How to keep your battery healthy
It’s hard to think of anything in this world that benefits from living life too fast or too slow, to the max or the very minimum, too much food or too little. Same goes for batteries. Without going in to too many nerdy details, here are some ground rules:
1. Cycles (number of charges/discharges) – how much to charge?
Batteries are built differently, so I can’t say how many cycles they have. What I can say is the best way to ensure a longer total lifespan for your battery is to avoid charging it above 80%. The actual benefits are probably documented scientifically somewhere, but is it worth it? I personally don’t do the 80% thing, unless I’m storing the battery for long periods. This is because I run out of power faster, can’t go as far, and the bike performs so much better when the battery can dish out the volts. Yeah I could save money by never going above 80, but fun isn’t free. It’s up to you.
You need to charge it to 100% every 6-8 recharges. This is called balancing, and allows the BMS to more accurately know and report the true maximum capacity or percentage of the battery.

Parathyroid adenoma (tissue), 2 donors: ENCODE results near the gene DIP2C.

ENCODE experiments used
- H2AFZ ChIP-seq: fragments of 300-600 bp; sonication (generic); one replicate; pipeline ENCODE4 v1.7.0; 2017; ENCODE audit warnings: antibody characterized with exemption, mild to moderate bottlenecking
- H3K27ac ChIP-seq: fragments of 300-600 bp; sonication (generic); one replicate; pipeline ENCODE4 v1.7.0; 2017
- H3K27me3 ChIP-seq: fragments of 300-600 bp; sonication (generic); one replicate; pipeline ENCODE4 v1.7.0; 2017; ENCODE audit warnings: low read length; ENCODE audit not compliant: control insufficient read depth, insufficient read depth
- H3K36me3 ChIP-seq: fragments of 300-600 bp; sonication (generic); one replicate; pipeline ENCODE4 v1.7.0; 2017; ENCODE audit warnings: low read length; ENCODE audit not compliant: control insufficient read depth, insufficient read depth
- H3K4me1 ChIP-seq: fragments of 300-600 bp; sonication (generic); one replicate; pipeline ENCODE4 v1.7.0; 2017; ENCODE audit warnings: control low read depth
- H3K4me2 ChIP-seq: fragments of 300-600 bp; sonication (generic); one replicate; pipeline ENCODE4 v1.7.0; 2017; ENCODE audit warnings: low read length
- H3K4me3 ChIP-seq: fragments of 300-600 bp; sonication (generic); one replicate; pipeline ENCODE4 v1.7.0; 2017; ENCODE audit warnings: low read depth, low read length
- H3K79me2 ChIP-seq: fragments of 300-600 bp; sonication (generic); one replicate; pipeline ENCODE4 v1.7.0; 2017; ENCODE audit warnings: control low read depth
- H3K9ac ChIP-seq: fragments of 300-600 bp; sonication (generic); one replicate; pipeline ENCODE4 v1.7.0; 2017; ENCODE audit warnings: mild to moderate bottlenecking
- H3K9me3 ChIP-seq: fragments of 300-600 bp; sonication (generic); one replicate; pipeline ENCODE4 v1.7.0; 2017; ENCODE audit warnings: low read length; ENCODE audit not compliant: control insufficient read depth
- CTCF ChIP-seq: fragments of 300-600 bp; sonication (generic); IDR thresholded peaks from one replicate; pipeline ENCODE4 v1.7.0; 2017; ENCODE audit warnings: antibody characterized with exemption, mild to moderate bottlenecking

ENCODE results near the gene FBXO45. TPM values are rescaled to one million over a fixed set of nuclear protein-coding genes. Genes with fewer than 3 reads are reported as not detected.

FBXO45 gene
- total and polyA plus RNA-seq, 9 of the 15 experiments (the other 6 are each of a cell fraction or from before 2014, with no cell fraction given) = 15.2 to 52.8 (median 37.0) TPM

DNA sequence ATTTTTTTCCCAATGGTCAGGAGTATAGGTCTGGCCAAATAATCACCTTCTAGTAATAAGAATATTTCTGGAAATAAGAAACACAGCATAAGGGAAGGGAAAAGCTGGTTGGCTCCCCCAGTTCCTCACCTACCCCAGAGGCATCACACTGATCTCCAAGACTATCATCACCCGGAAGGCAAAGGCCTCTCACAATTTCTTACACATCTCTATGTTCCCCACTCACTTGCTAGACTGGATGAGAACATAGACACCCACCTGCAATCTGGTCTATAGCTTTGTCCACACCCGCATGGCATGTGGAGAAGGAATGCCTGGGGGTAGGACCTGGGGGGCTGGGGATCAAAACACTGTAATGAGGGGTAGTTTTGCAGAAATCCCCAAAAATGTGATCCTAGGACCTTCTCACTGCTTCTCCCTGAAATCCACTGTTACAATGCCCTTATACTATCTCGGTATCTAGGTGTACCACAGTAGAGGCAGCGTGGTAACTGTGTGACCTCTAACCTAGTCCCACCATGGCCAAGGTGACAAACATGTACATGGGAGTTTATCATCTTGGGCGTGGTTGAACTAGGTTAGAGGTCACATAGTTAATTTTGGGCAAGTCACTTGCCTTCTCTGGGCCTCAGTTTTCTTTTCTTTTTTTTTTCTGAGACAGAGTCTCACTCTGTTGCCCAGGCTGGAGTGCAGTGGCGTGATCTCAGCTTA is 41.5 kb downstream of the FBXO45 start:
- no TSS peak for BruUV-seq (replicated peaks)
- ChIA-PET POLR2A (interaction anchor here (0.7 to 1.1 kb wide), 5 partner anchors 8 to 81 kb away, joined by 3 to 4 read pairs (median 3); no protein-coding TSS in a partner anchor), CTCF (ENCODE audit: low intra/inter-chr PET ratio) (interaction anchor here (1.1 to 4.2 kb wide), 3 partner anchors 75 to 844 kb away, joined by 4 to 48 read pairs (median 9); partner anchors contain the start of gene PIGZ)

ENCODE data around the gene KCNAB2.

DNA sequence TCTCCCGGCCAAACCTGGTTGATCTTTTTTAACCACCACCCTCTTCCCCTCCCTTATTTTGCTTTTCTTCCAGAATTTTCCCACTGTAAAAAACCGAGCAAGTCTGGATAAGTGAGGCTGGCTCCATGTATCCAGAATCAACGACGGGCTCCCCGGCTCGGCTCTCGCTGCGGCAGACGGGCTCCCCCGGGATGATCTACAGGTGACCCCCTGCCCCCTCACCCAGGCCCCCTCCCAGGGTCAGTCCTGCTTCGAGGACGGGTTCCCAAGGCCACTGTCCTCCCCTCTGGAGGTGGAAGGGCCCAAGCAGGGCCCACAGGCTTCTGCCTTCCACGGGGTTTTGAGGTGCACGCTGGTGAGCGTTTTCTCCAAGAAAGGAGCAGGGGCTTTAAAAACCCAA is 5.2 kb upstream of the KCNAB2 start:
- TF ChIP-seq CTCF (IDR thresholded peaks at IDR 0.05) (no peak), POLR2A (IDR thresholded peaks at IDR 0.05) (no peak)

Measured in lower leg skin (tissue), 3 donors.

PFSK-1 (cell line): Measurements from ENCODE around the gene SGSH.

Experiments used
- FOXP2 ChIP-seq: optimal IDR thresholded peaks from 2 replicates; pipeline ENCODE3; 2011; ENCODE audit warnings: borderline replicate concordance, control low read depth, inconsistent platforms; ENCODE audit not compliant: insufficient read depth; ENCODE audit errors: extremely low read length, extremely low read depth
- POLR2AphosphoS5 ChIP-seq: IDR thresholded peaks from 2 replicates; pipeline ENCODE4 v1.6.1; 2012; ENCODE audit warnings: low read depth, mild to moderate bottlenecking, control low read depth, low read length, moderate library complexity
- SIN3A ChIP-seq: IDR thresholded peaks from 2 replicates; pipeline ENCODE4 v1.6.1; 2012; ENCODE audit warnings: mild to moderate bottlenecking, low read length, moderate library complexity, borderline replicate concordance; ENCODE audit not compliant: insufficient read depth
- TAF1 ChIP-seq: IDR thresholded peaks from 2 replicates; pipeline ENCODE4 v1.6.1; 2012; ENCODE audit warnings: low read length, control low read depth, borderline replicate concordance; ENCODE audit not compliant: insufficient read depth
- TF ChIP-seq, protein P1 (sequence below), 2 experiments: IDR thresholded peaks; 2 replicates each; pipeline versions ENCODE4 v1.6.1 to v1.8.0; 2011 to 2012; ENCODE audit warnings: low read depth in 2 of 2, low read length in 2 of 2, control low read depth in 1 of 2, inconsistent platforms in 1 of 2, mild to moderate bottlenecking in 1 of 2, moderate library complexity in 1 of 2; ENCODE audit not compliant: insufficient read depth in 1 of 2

2. How low can you go?
If you’re running a MATE X with the standard display, the battery reaches about 15%-20% when your display says 0%. So that’s a safety limit designed to prevent damage to the battery. The battery’s BMS should also prevent the bike from drawing power from the battery when the cells are too drained. As a rule, avoid letting the battery go below 20% charge. Again: The bike should automatically shut down the motor when this happens, so you can let it get to zero – it’s actually about 15-20%.
3. How to charge? What is a “smart charger”?
MATE X bikes have been sold with many different chargers over the years. None of them have a cooling fan, and they eventually die due to constant overheating and cooling down. This is where our eBike Parts Combo Pro Charger comes into the picture. You can get smart chargers from others, sure, but very few support both 48V and 52V batteries. Here are the features in short:
- 110V (US) and 220V (EU) switch
- Interchangeable plugs at both ends for different AC power plugs and different batteries.
- Digital LED display shows current voltage and how many Amps are being input.
- 48V/52V switch for different batteris
- Supports 17.5Ah and 20Ah batteries with 58.8V capacity
- 80/90/100 percent charge setting dial
- 1A to 5A speed setting dial
- Fan for cooling internal components